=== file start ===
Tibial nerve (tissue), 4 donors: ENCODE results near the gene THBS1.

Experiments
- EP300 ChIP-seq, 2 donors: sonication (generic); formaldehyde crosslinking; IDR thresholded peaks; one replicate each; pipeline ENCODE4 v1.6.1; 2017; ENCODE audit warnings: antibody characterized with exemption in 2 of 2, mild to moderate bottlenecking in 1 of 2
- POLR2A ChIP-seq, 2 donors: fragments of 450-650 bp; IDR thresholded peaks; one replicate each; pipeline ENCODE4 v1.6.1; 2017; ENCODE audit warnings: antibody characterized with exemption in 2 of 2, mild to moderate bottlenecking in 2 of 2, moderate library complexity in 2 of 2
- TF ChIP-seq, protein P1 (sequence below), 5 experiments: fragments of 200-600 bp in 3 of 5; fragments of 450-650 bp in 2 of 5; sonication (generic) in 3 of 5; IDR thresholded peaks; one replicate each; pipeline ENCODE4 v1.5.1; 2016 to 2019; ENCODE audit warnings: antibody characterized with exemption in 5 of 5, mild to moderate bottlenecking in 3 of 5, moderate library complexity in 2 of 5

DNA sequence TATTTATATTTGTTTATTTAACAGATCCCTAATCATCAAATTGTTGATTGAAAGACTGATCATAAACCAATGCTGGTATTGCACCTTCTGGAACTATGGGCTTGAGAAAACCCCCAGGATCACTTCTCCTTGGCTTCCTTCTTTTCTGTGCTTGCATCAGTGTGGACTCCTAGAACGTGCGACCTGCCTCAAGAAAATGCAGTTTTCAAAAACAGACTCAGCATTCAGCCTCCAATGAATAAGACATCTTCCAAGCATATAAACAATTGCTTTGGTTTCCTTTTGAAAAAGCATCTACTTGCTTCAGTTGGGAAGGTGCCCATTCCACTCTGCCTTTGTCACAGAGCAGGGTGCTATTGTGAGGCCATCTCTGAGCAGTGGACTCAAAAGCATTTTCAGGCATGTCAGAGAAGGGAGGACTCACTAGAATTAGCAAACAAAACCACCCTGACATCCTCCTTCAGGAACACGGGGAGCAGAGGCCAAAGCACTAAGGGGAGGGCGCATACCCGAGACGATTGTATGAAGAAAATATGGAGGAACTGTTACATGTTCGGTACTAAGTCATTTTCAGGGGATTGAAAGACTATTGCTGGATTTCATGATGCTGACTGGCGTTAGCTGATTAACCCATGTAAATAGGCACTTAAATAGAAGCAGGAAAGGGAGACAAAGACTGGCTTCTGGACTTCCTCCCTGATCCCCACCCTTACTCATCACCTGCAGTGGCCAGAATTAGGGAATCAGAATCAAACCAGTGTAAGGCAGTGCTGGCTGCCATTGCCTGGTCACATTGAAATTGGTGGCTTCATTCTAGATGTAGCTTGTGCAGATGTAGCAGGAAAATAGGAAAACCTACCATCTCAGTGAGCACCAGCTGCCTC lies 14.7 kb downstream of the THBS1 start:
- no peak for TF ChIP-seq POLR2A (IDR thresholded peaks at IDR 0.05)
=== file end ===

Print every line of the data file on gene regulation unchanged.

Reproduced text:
Tibial nerve (tissue), 4 donors: ENCODE results near the gene THBS1.

Experiments
- EP300 ChIP-seq, 2 donors: sonication (generic); formaldehyde crosslinking; IDR thresholded peaks; one replicate each; pipeline ENCODE4 v1.6.1; 2017; ENCODE audit warnings: antibody characterized with exemption in 2 of 2, mild to moderate bottlenecking in 1 of 2
- POLR2A ChIP-seq, 2 donors: fragments of 450-650 bp; IDR thresholded peaks; one replicate each; pipeline ENCODE4 v1.6.1; 2017; ENCODE audit warnings: antibody characterized with exemption in 2 of 2, mild to moderate bottlenecking in 2 of 2, moderate library complexity in 2 of 2
- TF ChIP-seq, protein P1 (sequence below), 5 experiments: fragments of 200-600 bp in 3 of 5; fragments of 450-650 bp in 2 of 5; sonication (generic) in 3 of 5; IDR thresholded peaks; one replicate each; pipeline ENCODE4 v1.5.1; 2016 to 2019; ENCODE audit warnings: antibody characterized with exemption in 5 of 5, mild to moderate bottlenecking in 3 of 5, moderate library complexity in 2 of 5

DNA sequence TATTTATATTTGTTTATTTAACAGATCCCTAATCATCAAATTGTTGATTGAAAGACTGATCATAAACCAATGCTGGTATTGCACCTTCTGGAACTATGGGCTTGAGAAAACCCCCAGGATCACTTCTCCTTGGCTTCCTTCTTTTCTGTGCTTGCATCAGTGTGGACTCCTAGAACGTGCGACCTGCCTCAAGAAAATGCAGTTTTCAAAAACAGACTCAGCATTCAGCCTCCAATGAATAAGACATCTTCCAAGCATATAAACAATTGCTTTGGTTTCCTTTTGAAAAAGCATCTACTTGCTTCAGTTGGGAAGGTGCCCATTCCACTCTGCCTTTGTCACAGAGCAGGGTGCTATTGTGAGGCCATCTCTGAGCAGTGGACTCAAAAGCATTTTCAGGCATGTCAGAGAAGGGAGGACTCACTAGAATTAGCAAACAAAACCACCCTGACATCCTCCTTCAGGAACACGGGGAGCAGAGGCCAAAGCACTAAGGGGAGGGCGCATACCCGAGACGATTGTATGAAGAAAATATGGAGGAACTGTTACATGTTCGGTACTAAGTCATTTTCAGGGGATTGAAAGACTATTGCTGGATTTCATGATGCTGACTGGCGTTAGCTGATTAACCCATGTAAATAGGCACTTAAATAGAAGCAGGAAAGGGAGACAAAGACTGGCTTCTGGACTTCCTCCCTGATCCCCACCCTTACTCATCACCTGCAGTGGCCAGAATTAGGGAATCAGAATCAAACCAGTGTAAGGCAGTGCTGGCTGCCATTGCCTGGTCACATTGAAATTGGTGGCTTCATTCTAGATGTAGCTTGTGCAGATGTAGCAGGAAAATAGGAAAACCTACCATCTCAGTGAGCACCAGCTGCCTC lies 14.7 kb downstream of the THBS1 start:
- no peak for TF ChIP-seq POLR2A (IDR thresholded peaks at IDR 0.05)